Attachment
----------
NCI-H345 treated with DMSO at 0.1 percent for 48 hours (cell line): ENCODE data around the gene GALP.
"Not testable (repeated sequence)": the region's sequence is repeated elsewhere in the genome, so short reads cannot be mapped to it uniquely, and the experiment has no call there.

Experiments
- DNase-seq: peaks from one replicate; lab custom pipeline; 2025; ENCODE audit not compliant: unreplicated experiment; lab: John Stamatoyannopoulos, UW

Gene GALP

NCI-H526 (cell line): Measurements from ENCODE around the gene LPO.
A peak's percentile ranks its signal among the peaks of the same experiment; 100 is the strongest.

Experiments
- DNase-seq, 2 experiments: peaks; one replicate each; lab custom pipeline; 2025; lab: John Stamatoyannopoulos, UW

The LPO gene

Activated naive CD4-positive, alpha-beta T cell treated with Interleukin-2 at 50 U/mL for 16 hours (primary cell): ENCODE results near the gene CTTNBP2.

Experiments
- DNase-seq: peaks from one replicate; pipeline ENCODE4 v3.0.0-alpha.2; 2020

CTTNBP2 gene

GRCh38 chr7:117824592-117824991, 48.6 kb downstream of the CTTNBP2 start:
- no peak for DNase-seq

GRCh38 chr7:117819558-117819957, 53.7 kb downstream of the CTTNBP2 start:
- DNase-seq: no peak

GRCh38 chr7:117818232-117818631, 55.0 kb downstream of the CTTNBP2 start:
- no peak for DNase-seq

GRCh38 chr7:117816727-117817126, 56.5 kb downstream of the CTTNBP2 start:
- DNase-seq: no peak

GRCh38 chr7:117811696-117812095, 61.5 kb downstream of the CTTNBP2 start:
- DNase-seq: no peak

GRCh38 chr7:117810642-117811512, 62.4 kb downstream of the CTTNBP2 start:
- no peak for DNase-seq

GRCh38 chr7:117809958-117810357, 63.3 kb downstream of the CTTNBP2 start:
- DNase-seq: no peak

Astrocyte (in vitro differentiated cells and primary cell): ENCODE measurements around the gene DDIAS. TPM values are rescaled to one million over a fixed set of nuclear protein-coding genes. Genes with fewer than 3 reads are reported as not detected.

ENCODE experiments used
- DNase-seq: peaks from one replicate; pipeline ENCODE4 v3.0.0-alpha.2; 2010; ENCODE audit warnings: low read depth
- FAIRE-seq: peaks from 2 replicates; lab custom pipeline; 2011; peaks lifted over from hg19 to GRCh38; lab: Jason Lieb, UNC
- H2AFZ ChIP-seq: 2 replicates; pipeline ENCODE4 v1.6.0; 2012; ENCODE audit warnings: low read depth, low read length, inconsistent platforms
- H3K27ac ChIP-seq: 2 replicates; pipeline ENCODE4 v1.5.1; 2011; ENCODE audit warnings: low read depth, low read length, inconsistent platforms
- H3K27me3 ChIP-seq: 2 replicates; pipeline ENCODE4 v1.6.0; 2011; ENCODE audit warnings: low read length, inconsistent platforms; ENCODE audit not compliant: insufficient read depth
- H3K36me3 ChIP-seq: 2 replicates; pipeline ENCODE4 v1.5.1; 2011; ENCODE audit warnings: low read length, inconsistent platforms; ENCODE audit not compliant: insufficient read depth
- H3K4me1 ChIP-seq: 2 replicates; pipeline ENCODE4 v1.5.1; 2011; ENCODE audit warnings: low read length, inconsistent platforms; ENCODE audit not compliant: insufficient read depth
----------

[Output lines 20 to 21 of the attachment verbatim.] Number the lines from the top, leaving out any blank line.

- no peak for DNase-seq

GRCh38 chr7:117816727-117817126, 56.5 kb downstream of the CTTNBP2 start: